Everyone who covers Islamist extremists knows how disputatious and litigious they are; the East London Mosque and IFE have the libel lawyers Carter-Ruck on a hair trigger. So this programme was extremely carefully researched. That is why it has successfully withstood all challenge.
A faintly scary note already from the new mayor of Tower Hamlets, the fundamentalist ally Lutfur Rahman. He’s sent all Labour councillors a letter, passed to me, warning that to “oppose the Mayor” is to “stifle the will of the people.”
The letter says: “On the 21st October the people of Tower Hamlets spoke with one voice… Do not oppose the will of the people.”
The claim that the people “spoke with one voice” is an interesting view of an election which saw 23,283 of Tower Hamlets’ people – or around 14 per cent – support Lutfur. Perhaps “I am the will of the people who were roused to vote by my big business backers” might be a bit more accurate.
Almost exactly the same number of electors (21,702) voted for candidates other than the embodiment of the People’s Will – and the vast majority expressed no preference in the election at all. Does that now make all of them enemies of the people?
By all accounts, Lutfur hasn’t even signed the articles of office yet. It’s ominously early to start coming over all Daniel arap Moi.
There are two rival verdicts on my Lutfur Rahman reporting today. With his usual calm moderation, the Guardian’s Ken Livingstone blogger, Dave Hill, calls it “the narcissistic bumptiousness of a spoiled adolescent who’s just read his first Dan Brown novel.”
Also today, however, my reporting here and in the paper on Lutfur has been longlisted for the Paul Foot Award, the country’s best-known national investigative journalism prize. The judges called it “impressive.”
I know, of course, that Foot was a bit of a nobody compared to the journalistic powerhouse that is Dave Hill – but it’s nice to have, all the same.
I said on Thursday night that the fundamentalist ally Lutfur Rahman’s election as mayor of Tower Hamlets might be terrible news for the borough, but it was great news for us hacks. And indeed, one of the silver linings of the disaster is that it does seem to be triggering more interest in the story, and the wider issue of Muslim fundamentalism in east London.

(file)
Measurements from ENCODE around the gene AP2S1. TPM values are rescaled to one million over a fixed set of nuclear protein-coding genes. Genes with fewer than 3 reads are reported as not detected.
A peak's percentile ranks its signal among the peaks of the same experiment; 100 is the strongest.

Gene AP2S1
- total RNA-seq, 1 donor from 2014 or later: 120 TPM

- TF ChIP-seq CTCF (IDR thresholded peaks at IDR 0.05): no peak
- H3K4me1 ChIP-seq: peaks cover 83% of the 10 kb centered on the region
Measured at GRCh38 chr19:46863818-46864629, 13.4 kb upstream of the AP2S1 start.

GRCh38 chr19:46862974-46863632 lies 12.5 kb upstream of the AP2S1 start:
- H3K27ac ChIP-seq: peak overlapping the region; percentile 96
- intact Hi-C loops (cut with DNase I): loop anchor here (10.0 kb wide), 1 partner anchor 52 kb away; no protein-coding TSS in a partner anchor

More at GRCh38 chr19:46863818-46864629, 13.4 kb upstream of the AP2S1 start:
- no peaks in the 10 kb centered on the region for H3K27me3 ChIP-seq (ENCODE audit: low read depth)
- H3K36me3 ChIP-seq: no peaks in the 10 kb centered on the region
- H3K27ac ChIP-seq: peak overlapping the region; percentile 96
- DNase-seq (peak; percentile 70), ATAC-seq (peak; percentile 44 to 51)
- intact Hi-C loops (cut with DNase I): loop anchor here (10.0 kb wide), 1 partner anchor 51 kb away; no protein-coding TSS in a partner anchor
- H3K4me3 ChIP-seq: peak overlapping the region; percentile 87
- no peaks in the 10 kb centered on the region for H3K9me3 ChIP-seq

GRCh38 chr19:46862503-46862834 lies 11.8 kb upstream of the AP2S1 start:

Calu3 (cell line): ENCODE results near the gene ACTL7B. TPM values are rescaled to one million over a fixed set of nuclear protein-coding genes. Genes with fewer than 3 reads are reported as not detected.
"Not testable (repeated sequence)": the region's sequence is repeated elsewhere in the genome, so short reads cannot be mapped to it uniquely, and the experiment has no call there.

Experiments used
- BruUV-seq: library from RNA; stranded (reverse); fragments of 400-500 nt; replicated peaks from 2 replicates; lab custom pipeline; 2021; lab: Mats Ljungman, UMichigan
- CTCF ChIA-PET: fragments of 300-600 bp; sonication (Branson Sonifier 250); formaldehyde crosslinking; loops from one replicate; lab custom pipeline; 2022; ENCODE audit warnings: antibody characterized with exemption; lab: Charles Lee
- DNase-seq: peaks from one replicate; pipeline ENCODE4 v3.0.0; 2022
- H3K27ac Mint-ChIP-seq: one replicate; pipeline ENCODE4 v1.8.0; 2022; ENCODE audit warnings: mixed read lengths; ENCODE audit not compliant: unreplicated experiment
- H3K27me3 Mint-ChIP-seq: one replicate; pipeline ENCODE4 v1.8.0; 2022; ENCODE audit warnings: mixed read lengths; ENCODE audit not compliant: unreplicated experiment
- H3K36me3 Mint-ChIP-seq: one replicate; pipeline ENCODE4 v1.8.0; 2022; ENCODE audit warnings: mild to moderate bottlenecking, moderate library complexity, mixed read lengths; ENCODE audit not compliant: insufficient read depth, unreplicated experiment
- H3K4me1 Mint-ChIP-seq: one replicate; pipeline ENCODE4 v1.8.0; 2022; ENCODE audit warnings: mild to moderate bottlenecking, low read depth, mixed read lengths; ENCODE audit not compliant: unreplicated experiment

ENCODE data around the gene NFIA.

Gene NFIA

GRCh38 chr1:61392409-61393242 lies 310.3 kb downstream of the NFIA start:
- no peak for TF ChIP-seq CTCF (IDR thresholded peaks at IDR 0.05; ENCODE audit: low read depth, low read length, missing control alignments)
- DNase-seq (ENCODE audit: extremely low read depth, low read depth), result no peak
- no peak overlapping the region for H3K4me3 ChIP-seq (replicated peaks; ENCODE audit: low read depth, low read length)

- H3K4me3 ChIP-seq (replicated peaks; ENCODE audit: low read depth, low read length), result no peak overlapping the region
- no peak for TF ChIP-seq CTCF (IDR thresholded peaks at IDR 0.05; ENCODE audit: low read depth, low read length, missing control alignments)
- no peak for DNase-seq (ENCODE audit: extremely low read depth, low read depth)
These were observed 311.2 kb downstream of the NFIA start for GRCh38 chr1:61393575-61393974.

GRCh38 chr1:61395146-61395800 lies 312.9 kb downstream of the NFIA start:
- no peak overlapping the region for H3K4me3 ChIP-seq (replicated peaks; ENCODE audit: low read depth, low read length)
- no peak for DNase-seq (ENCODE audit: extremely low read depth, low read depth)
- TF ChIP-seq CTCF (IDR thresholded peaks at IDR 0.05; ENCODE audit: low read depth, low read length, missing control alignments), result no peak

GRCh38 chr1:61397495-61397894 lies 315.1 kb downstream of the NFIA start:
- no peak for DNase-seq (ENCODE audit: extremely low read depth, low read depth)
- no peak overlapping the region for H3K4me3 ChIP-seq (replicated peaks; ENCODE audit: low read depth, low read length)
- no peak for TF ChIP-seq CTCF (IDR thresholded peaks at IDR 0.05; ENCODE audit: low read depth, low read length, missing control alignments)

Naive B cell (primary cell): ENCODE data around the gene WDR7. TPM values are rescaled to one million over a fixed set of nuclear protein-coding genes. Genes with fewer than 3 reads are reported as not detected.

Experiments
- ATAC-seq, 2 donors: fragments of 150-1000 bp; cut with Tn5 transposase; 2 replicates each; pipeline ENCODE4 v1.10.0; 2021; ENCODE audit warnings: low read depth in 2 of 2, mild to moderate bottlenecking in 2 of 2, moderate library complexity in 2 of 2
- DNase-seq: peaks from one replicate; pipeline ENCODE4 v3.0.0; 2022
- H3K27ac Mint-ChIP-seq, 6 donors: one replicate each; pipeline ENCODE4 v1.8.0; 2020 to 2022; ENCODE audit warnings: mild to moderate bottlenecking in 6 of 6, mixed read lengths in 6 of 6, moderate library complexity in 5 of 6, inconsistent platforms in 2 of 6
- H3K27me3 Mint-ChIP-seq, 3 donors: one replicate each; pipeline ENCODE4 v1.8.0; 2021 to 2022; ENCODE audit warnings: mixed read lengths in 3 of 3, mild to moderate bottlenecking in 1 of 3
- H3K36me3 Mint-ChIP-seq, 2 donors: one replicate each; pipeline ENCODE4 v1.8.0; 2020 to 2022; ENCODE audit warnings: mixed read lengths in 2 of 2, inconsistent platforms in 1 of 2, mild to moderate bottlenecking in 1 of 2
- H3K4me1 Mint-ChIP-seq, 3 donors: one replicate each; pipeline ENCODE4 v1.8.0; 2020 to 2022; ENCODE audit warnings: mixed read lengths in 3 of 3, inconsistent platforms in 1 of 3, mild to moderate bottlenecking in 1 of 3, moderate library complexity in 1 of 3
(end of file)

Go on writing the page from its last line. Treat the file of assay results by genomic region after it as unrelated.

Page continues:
Over the last few days, for the first time, mainstream media outlets other than the Telegraph have started to cover it. LBC radio has got involved. The Evening Standard did a double-page spread, far from flattering to Mr Rahman, on election day and another big chunk on Friday.
The Standard’s deputy political editor, Paul Waugh, wrote that “Neil Kinnock spent years in the Eighties trying to break the London Labour Party from the grip of the ‘loony Left.’ Today’s leader’s problem is how to root out corruption and extremism among some Bangladeshi supporters.” And the paper’s leader article called Lutfur’s election “a new low for London’s most rotten borough.. plagued by Islamist extremists.”
This morning, the Guardian’s Julian Glover joins in, calling the election of the “discredited” Rahman “a modern local government catastrophe.” The paper’s interest is particularly welcome, since the Guardian’s London blogger, Dave Hill, has sometimes seemed a little out of his depth on this story. We can credit Ken Livingstone – bless him – for some of the interest. His amazingly ill-judged endorsement of Lutfur last week had the effect of raising the temperature substantially (more on this blog about Ken in a day or two, I hope).
As he seeks to form a cabinet, Lutfur is reported to be putting out feelers to people from other parties. But anyone tempted to join him in his “unity administration” should remember their tin hat. For me, and I get the feeling some other journalists too, the fun has barely started.